In the Home Stretch

In case you’re wondering where I’ve been for the past couple weeks, the answer is: work. Mostly work. Crazy work. Work potentially worth a whole lot of money for my organization – fingers crossed. Throw in some wedding planning and some standardized testing*, minus a bunch of sleep, and you get why I’ve been a little stressed of late.

But! Today marks the end of the work (all projects submitted), the test taken, and the end of the wedding planning in sight. I even finished making our ksube (which, by the way, I recommend leaving to the professionals unless there is no one who can do Yiddish calligraphy within several thousand miles of your apartment, as with us). Slightly dark photo of the finished product:

It’s A2-sized in real life. The inspiration for this, in case you’re wondering, is the interesting fact that both the Chinese and European Jews have rich folk art traditions of paper cutting. Et voila: a Chinese paper cut Yiddish-English ksube.

Before you get too excited – I did not actually create these red paper cuts. But I did buy a huge number of them, slice out their details and piece them back together into what you see above! I’m just piggybacking on the tremendous skill of some of the artists in the area. Now I just have to get it back to the States in one piece.

RP and I will be back in New York City one week from right now, meaning that one week and one hour from right now I will have drunk my bodyweight in seltzer. Oh how I miss seltzer!

See you all soon…


*How to Register for the GREs in China

This was a fairly annoying process, so for those of you who are looking to take the GRE here – this is how it works:

  • In China, the GRE is split into two parts – first you take the writing section, then on a separate date you take the Verbal/Quant section. The V/Q section is only offered twice a year, although if where you are is like Kunming, you can take the writing section any day of the week up to 3 or 4 weeks before the V/Q. The next V/Q is being held on October 23, 2010.
  • You must register through, which is a buggy website with bad instructions. Also, it is all in Chinese, so if you can’t read you’re going to need someone to help you. It’s pretty straight forward – create a login, give your personal info, select test date/time etc.
  • One piece of useful information: the mysterious “country code” they want is CHN.
  • It costs 1,460 RMB, and there are limited ways to pay this fee. Probably easiest is to choose the bank transfer option. Once you’ve confirmed it will give you a form to print with a bunch of bank account info on it; take that to your nearest bank with your passport and the money, and they will handle the transfer for you. Your test date isn’t confirmed until your transfer has been received, which takes around 4 business days.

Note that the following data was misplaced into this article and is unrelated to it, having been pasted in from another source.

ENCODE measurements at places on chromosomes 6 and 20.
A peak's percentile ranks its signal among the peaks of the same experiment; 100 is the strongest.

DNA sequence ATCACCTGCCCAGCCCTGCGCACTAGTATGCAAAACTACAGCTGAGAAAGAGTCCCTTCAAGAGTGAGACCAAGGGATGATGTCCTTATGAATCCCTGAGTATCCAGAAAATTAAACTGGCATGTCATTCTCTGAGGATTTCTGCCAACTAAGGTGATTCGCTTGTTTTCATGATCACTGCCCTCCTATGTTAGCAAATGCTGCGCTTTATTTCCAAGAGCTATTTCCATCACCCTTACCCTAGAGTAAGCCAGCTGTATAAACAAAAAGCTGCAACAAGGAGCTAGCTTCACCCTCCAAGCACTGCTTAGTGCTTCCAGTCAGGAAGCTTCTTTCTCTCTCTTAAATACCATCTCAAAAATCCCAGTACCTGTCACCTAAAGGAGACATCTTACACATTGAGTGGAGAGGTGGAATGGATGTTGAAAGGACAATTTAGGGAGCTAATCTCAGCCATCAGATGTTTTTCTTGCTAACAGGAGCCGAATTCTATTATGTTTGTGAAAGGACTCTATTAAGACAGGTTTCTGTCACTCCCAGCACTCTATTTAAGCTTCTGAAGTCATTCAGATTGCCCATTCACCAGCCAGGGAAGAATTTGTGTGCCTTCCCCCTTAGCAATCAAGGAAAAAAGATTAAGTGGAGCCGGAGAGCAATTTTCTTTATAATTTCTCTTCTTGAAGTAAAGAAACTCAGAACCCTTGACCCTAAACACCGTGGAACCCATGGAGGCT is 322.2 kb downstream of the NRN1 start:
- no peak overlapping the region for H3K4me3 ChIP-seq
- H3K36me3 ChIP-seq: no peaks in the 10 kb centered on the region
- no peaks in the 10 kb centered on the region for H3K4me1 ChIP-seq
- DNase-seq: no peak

• When you go to take the writing section of the test you will be registered for the next V/Q section.
  • FYI, depending on where you take it, all of the verbal instructions they give you when you go to take the test may be in Chinese also. Probably not much you can do about that.

Good luck!

Friday Love List

In keeping with being tardy in everything lately, the Love List on a Saturday:

  • Most importantly, Big Sister M. Happy Birthday, sister!! I’ll be home soon to give you presents and birthday love.
  • Finding money in your pants when you pull them out of the laundry.
  • Art projects. RP and I are getting married 5 weeks from today, which means it’s time to seriously get moving on the ksube. So far, it looks like this:

    What else could BirdAbroad do but fill it with birds?!

I’ll be back in NYC in less than 3 weeks – phew. I’ve been working like crazy and need to come up for air.

A Yid in Khine Strikes Again!

Greetings from Bangkok, chickens! I’ve been shuttling back and forth between a hotel room and a conference room for the past week, concerning myself with grand strategizing and teaming agreements, throwing around vast sums of money on spreadsheets and generally feeling extremely important, all on my organization’s dime.

Ah, the joys of the first expat business trip.

While I’m siting here consuming pad thai from room service, enjoy the most recent installment of everyone’s favorite Yiddish internet content, A Yid in Khine! To those of who are convinced that RP is actually is a spy – and there are quite a few of you out there – I submit this as (shaky) evidence that he is actually getting up to something legitimate in northwest Yunnan.

Originally posted on the Forverts website’s video channel.